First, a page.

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Review: Mangu in Gretna 

The restaurant serves Dominican dishes — and plenty of plantains

click to enlarge Dariana Marte serves Dominican cuisine at Mangu.

Photo by Cheryl Gerber

Dariana Marte serves Dominican cuisine at Mangu.

Bright green plantains are boiled, smashed and whipped with butter until silky. Known as mangu, the traditional Dominican dish is where it all begins at a new Gretna restaurant bearing the same name.

  For the whipped plantains, there are toppings to consider. From carne de res guisada — tender, melt-in-your-mouth hunks of braised beef — to fried pork chops, sauteed shrimp, braised goat and Dominican sausage, the list of accompanying options can seem endless. I loved the Criollo version, in which a mound of creamy plantains is topped with a citrusy avocado sauce, cracklings and shredded braised chicken, served with a vinegary carrot and cabbage salad — comfort food at its very best.

  Tres golpes, or "three punches," is perhaps the most widely known version of the dish. Traditionally it is served for breakfast, and the plantains serve as a starchy accompaniment to fried eggs, fried salami and fried cheese.

  Until now, New Orleans has had scant options for Dominican cuisine. The owners of this restaurant, a local family with relatives hailing from the Caribbean nation, opened their eatery this summer in a strip mall on a stretch of Belle Chasse Highway.

  The small, brightly colored restaurant has a welcoming vibe and consists of little more than a handful of tables and a small bar, where imported Dominican Presidente, a light, crisp pilsner, is plentiful.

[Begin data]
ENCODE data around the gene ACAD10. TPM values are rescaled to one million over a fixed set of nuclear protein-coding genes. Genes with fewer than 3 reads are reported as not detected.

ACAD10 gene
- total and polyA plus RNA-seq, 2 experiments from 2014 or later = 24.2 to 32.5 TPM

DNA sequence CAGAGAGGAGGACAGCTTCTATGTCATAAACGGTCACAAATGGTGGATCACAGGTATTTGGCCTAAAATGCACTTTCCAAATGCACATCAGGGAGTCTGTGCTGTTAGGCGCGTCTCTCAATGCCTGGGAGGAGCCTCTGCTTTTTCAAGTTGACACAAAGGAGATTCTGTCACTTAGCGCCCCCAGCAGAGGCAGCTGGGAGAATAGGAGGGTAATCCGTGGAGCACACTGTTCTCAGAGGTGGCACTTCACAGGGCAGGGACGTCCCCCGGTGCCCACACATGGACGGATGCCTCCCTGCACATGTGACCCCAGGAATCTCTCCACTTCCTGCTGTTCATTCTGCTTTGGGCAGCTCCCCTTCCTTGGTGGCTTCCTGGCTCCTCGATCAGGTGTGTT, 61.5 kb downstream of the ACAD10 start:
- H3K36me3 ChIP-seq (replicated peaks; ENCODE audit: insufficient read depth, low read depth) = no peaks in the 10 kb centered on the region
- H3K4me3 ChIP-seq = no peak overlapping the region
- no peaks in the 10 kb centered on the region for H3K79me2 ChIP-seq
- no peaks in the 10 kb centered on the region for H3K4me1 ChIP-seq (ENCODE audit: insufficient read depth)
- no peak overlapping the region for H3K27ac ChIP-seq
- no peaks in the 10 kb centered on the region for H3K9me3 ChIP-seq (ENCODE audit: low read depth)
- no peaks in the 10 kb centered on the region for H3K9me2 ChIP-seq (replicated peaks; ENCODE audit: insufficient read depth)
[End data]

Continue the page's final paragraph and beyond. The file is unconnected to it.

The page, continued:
The Dominican Republic is a former Spanish colony, and the dishes here carry the influences of Spain, Africa and the indigenous Taino community, among others. Quipes, a take on Lebanese kibbeh, was introduced by Middle Eastern immigrants who arrived in the country at the end of the 19th Century. The croquettes of ground beef and spices are fried to a golden brown for a crunchy, delicious snack.

  Rice and kidney beans are cooked together so the rice takes on the flavor and color of the beans and spices, a style common in several Caribbean countries. Although the dish was flavorful, it was dry. Golf ball-size bolas de yuca — the Dominican answer to Italian arancini — feature mashed yuca wrapped around mozzarella, which is breaded and fried until the cheese melts. They are served four to an order.

  Cheese, especially melted cheese, features prominently on the menu and the most obvious example of this comes with yaroa, a popular Dominican street food consisting of french fries or sweet plantains topped with roasted pork and a blanket of melted cheddar cheese. For the morning after, there's the traditional tripe soup mondongo, a crimson elixir served piping hot, bobbing with gelatinous tripe bits, onions and peppers.

  Mangu has relieved New Orleans of its dearth of Dominican food and plantain and cheese lovers in particular are all the better because of it.

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